Best (SPD?) pedals?

Discussion in 'Mountain Bikes' started by Curt Bousquet, Dec 26, 2004.

  1. OK, here's the lowdown. I've had SPD pedals on all of my bikes for years
    (though I just switched to Look on the road bike). My right pedal just
    fell apart, so now is the time to make a change if I am going to.

    My requirements are;

    Durability (I am well into the 'clydesdale' category @ 6'1" and 215lbs
    and have never been gentle with equipment)

    Ability to 'shed' mud, Ice and other stuff (I do a lot of mud/snow/ice
    riding). The main reason I dislike the SPDs I have now is that once they
    get muddy or iced up I spend the rest of the ride fighting to get clipped
    in.

    Ability to adjust the release... I like my pedals VERY loose.

    I was just about convinced by some fellow riders to go with the Time Atac
    pedals until I found out that the release can't be adjusted. So unless
    somebody can suggest something better I guess I am looking for an SPD
    pedal that has good mud/crap shedding ability. Is there a particular
    pedal that has a more 'open' design that might be better in dirty
    conditions?

    Thanks for any suggestions.

    --
    Curt Bousquet
     
    Tags:


  2. "Curt Bousquet" <[email protected]> wrote in message
    news:[email protected]
    > OK, here's the lowdown. I've had SPD pedals on all of my bikes for years
    > (though I just switched to Look on the road bike). My right pedal just
    > fell apart, so now is the time to make a change if I am going to.
    >
    > My requirements are;
    >
    > Durability (I am well into the 'clydesdale' category @ 6'1" and 215lbs
    > and have never been gentle with equipment)
    >
    > Ability to 'shed' mud, Ice and other stuff (I do a lot of mud/snow/ice
    > riding). The main reason I dislike the SPDs I have now is that once they
    > get muddy or iced up I spend the rest of the ride fighting to get clipped
    > in.
    >
    > Ability to adjust the release... I like my pedals VERY loose.
    >
    > I was just about convinced by some fellow riders to go with the Time Atac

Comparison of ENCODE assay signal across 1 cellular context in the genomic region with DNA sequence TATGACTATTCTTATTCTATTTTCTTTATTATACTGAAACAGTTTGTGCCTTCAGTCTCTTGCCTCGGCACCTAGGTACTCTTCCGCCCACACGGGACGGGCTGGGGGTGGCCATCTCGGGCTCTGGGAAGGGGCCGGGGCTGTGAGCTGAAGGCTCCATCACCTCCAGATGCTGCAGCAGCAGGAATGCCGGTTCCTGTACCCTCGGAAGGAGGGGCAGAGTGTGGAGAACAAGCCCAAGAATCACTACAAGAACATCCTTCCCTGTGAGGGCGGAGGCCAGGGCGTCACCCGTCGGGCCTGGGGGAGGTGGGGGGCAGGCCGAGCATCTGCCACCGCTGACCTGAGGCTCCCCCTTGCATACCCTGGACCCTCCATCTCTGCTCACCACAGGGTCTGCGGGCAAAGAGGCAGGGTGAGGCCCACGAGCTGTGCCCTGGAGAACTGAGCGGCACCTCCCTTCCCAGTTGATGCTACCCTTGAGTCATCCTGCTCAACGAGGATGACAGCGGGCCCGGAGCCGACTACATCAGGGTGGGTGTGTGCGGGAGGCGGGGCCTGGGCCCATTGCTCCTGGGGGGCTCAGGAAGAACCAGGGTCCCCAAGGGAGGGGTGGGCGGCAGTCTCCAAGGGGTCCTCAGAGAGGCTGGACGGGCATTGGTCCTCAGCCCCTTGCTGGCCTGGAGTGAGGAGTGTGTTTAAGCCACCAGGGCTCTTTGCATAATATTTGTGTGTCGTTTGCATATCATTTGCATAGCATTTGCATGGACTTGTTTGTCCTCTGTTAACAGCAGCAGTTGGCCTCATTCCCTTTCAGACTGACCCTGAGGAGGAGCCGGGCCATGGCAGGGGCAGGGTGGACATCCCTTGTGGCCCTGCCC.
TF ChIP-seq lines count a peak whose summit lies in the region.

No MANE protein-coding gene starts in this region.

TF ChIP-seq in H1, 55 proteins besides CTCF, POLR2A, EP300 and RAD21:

> pedals until I found out that the release can't be adjusted. So unless
    > somebody can suggest something better I guess I am looking for an SPD
    > pedal that has good mud/crap shedding ability. Is there a particular
    > pedal that has a more 'open' design that might be better in dirty
    > conditions?
    >
    > Thanks for any suggestions.
    >
    > --
    > Curt Bousquet



    http://www.crankbrothers.com/

    e g g b e a t e r

    --
    DTW .../\.../\.../\...

    I've spent most of my money on mountain biking and windsurfing.
    The rest, I've just wasted.
     
  3. Zilla

    Zilla Guest

    Curt Bousquet <[email protected]> wrote:
    > OK, here's the lowdown. I've had SPD pedals on all of my bikes for
    > years (though I just switched to Look on the road bike). My right
    > pedal just fell apart, so now is the time to make a change if I am
    > going to.
    >
    > My requirements are;
    >
    > Durability (I am well into the 'clydesdale' category @ 6'1" and 215lbs
    > and have never been gentle with equipment)
    >
    > Ability to 'shed' mud, Ice and other stuff (I do a lot of mud/snow/ice
    > riding). The main reason I dislike the SPDs I have now is that once
    > they get muddy or iced up I spend the rest of the ride fighting to
    > get clipped in.
    >
    > Ability to adjust the release... I like my pedals VERY loose.
    >
    > I was just about convinced by some fellow riders to go with the Time
    > Atac pedals until I found out that the release can't be adjusted. So
    > unless somebody can suggest something better I guess I am looking for